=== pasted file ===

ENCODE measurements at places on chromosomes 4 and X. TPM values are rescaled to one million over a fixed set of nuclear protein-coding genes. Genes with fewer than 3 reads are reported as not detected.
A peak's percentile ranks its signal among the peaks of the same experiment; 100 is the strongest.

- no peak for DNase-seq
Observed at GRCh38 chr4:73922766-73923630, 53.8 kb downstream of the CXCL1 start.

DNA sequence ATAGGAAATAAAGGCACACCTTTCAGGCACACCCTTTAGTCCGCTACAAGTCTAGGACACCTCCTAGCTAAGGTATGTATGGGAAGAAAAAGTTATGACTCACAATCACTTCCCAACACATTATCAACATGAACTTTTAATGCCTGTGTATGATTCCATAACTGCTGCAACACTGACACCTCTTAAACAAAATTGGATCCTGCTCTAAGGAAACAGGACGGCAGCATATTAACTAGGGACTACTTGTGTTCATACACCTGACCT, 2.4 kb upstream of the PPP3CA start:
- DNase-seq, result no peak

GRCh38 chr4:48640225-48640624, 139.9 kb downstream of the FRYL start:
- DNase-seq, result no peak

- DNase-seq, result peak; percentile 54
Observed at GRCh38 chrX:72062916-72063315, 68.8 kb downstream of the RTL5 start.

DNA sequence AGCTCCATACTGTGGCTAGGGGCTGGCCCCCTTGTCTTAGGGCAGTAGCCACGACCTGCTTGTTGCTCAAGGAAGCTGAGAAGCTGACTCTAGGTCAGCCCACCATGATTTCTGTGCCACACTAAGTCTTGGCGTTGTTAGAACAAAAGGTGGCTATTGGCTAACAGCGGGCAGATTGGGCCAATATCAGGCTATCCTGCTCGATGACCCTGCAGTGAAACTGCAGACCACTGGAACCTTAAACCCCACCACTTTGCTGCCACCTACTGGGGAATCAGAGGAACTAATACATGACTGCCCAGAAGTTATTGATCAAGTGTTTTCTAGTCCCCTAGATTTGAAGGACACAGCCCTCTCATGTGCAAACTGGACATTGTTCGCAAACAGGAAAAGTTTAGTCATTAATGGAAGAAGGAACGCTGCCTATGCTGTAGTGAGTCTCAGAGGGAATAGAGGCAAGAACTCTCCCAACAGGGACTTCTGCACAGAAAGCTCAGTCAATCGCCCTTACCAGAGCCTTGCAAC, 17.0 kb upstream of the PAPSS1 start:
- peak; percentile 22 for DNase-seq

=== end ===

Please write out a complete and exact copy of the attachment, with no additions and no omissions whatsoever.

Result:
ENCODE measurements at places on chromosomes 4 and X. TPM values are rescaled to one million over a fixed set of nuclear protein-coding genes. Genes with fewer than 3 reads are reported as not detected.
A peak's percentile ranks its signal among the peaks of the same experiment; 100 is the strongest.

- no peak for DNase-seq
Observed at GRCh38 chr4:73922766-73923630, 53.8 kb downstream of the CXCL1 start.

DNA sequence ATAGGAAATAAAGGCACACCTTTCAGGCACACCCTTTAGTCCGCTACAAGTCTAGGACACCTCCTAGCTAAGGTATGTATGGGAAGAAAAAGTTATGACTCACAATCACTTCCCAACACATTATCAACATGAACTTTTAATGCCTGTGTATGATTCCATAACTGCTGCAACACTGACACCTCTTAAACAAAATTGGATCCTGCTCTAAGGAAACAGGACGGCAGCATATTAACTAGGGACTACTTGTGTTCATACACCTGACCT, 2.4 kb upstream of the PPP3CA start:
- DNase-seq, result no peak

GRCh38 chr4:48640225-48640624, 139.9 kb downstream of the FRYL start:
- DNase-seq, result no peak

- DNase-seq, result peak; percentile 54
Observed at GRCh38 chrX:72062916-72063315, 68.8 kb downstream of the RTL5 start.

DNA sequence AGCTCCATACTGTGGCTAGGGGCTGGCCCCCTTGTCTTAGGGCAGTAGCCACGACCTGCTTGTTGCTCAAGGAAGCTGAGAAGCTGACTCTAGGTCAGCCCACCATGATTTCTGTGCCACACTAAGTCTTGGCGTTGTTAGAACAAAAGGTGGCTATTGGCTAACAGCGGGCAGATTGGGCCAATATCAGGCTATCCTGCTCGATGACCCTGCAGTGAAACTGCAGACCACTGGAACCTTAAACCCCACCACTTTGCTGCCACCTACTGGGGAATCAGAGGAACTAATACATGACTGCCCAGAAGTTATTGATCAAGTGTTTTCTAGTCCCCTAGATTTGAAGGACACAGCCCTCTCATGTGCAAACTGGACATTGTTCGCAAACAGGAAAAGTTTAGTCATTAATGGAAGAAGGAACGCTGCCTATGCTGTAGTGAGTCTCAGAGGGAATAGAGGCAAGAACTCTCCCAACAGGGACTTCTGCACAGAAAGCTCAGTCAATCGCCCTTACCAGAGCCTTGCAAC, 17.0 kb upstream of the PAPSS1 start:
- peak; percentile 22 for DNase-seq